From 1908 to 1924, an American sociologist and photographer, Lewis Hine, working for the National Child Labor Committee, traveled to sweatshops, slums, factories, and farms, documenting the exploitation of children in the workforce. His work eventually led to the enactment of child labor reform in this country.
Our speaker in April, Joseph Manning, will be showing us some of those photographs as he talks about his work to identify and locate the descendants of a number of the children in these photographs, using the same genealogical research techniques we are familiar with.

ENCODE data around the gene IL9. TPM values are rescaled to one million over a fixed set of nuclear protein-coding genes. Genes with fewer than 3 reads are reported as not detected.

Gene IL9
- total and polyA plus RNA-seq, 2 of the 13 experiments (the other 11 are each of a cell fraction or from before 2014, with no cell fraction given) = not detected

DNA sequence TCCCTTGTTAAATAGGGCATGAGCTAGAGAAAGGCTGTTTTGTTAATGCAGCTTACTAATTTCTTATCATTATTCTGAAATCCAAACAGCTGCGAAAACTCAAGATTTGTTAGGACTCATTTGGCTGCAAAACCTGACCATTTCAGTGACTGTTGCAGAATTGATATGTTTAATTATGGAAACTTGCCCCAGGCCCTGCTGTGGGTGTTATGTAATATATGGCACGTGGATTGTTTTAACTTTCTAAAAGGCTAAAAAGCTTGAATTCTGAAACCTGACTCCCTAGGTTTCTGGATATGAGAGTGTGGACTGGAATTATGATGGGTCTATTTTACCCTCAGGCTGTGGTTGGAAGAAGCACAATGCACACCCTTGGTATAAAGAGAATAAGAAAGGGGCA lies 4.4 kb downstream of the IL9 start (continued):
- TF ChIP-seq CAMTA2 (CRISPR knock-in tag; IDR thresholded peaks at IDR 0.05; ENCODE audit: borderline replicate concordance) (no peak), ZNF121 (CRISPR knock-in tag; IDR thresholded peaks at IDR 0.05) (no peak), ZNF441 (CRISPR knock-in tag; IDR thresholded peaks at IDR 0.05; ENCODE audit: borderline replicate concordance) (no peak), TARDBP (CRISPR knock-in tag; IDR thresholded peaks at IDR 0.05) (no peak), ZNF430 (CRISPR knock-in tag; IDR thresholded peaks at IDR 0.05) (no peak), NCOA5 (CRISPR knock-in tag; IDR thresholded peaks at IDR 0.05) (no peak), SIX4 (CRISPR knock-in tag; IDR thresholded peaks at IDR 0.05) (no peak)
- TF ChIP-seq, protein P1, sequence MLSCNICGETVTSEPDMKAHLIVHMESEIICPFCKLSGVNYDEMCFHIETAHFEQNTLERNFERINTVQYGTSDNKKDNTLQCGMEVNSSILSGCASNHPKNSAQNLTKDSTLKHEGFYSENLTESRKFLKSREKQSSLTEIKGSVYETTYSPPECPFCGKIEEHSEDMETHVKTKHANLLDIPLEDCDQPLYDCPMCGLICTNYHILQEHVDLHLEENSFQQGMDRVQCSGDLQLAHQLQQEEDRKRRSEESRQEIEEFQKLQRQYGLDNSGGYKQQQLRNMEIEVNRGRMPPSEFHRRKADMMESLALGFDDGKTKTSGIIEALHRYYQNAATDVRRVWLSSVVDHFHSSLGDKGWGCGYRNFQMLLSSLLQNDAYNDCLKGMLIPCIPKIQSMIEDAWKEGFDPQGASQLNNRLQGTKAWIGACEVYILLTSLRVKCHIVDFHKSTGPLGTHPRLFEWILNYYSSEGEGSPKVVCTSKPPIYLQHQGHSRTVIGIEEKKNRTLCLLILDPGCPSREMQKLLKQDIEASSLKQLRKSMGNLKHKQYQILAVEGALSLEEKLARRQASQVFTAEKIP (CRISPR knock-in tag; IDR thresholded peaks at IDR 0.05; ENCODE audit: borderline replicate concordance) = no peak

Joe Manning is an author, historian, and genealogist, originally from Washington DC and Maryland, who settled in New England after spending four years in the Air Force and earning a BA in sociology. He worked for the Connecticut Department of Social Services until his retirement, at which time he relocated to western MA. He was the creator and advisor for several oral history projects in the North Adams, MA, public schools before his interest in the Lewis Hine photographs. His subsequent search has earned him national recognition, including from CBS News, National Public Radio, Yankee Magazine, and other publications.
Joe travels extensively giving presentations related to the Lewis Hine Project at many colleges, libraries, museums, and other institutions and organizations. This will be a not-to-miss program!
Join us on Wednesday, April 16, 2014, at the Brewster Ladies Library at 10am -- come early for coffee and donuts!